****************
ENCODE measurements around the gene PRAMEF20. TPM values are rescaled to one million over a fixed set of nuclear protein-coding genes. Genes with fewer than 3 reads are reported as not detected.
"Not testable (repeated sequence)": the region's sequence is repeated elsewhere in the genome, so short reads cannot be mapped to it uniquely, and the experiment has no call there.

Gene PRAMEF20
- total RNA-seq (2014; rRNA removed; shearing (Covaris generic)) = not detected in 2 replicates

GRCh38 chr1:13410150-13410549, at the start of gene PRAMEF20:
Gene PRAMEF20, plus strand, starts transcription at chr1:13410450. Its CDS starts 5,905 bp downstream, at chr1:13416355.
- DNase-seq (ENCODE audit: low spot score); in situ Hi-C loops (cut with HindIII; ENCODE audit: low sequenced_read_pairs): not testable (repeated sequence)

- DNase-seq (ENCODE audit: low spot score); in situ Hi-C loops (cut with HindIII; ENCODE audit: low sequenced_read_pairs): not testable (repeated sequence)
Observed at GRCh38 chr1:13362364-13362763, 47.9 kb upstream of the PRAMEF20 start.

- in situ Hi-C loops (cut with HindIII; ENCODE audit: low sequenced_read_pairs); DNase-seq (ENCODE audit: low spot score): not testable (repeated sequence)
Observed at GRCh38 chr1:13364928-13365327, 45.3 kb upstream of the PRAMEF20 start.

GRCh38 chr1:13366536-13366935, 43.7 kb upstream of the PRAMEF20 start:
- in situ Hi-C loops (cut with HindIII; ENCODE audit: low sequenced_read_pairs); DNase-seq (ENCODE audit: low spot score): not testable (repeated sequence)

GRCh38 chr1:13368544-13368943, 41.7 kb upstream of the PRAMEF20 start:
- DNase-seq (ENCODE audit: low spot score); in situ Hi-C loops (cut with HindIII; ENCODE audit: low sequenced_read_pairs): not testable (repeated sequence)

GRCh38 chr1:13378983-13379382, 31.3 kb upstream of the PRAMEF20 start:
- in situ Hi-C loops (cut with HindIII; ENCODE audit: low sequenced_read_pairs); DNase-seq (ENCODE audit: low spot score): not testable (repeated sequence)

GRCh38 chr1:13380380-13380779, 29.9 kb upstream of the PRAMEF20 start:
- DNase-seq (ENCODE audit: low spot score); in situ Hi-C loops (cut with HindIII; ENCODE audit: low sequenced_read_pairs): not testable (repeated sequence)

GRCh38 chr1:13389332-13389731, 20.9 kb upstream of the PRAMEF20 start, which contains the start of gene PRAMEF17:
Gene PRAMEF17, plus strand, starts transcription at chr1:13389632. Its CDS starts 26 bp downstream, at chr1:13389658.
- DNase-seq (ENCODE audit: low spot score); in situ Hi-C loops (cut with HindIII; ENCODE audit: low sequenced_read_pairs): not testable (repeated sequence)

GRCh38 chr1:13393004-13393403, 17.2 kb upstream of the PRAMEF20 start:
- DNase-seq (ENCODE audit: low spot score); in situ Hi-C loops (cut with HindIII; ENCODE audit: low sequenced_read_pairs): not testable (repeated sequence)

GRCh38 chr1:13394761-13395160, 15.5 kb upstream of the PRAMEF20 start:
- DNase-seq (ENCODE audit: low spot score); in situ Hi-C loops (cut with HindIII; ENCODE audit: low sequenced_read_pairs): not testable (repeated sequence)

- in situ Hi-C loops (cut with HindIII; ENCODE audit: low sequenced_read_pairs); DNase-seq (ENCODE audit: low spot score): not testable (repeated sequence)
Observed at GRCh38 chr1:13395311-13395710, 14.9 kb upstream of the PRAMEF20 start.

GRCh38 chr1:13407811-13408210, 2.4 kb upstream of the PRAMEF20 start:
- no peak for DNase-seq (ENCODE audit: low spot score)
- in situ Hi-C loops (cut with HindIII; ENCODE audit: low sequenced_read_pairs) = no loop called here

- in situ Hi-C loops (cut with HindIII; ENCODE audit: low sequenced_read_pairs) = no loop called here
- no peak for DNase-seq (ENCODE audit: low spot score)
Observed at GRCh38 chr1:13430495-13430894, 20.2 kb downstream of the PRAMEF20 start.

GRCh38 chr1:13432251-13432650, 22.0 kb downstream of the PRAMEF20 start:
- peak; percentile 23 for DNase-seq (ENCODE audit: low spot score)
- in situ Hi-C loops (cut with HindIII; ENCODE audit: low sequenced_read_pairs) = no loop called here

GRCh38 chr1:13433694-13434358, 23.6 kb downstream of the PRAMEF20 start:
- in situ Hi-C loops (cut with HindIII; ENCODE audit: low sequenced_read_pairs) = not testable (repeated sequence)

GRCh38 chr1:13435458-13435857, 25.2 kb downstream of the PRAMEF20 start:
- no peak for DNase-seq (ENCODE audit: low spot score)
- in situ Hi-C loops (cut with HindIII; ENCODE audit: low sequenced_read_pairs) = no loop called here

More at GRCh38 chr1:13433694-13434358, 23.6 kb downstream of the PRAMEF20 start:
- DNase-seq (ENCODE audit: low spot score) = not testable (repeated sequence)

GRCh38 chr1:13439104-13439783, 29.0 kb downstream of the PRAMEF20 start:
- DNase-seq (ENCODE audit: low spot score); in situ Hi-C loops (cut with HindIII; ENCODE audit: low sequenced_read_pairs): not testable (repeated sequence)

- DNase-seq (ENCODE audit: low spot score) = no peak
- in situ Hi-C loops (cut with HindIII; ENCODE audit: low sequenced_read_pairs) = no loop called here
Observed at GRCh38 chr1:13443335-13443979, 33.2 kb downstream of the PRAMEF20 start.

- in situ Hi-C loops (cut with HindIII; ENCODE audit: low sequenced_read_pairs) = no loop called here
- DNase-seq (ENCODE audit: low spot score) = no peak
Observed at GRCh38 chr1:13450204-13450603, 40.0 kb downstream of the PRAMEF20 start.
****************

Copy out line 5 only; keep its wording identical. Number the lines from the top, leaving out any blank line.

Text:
GRCh38 chr1:13410150-13410549, at the start of gene PRAMEF20: